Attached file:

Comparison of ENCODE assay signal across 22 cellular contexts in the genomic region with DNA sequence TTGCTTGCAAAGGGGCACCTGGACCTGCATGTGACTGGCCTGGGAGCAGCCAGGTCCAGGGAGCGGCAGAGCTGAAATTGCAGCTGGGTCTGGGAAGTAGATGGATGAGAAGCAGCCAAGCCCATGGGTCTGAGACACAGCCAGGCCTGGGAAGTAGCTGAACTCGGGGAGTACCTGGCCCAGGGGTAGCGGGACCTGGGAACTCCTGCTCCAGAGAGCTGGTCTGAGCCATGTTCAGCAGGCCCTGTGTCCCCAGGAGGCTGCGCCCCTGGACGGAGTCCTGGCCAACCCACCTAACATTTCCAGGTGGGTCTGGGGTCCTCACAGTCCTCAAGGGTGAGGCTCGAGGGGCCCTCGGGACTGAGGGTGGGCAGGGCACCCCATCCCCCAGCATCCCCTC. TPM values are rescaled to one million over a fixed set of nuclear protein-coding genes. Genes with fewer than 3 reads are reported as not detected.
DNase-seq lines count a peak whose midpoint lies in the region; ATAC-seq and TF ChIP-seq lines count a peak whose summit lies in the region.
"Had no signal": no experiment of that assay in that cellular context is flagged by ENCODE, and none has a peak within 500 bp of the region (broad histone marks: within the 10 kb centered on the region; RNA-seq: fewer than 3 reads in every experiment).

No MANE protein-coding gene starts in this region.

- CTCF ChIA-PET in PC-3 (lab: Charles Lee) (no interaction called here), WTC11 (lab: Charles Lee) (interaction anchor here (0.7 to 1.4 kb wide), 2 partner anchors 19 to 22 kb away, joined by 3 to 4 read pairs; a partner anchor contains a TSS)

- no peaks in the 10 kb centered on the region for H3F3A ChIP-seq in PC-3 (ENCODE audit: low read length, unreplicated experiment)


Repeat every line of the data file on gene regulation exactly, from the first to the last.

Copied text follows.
Comparison of ENCODE assay signal across 22 cellular contexts in the genomic region with DNA sequence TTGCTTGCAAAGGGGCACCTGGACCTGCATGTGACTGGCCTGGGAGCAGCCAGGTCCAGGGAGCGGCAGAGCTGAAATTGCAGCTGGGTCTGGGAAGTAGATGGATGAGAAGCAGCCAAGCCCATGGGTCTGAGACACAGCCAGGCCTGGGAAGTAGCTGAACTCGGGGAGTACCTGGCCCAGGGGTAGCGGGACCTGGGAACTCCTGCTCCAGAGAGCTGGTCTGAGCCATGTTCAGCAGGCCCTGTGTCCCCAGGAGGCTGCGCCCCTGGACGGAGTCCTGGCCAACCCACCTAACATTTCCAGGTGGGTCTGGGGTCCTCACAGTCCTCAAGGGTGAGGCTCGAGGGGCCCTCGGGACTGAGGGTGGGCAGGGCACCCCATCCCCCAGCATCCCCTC. TPM values are rescaled to one million over a fixed set of nuclear protein-coding genes. Genes with fewer than 3 reads are reported as not detected.
DNase-seq lines count a peak whose midpoint lies in the region; ATAC-seq and TF ChIP-seq lines count a peak whose summit lies in the region.
"Had no signal": no experiment of that assay in that cellular context is flagged by ENCODE, and none has a peak within 500 bp of the region (broad histone marks: within the 10 kb centered on the region; RNA-seq: fewer than 3 reads in every experiment).

No MANE protein-coding gene starts in this region.

- CTCF ChIA-PET in PC-3 (lab: Charles Lee) (no interaction called here), WTC11 (lab: Charles Lee) (interaction anchor here (0.7 to 1.4 kb wide), 2 partner anchors 19 to 22 kb away, joined by 3 to 4 read pairs; a partner anchor contains a TSS)

- no peaks in the 10 kb centered on the region for H3F3A ChIP-seq in PC-3 (ENCODE audit: low read length, unreplicated experiment)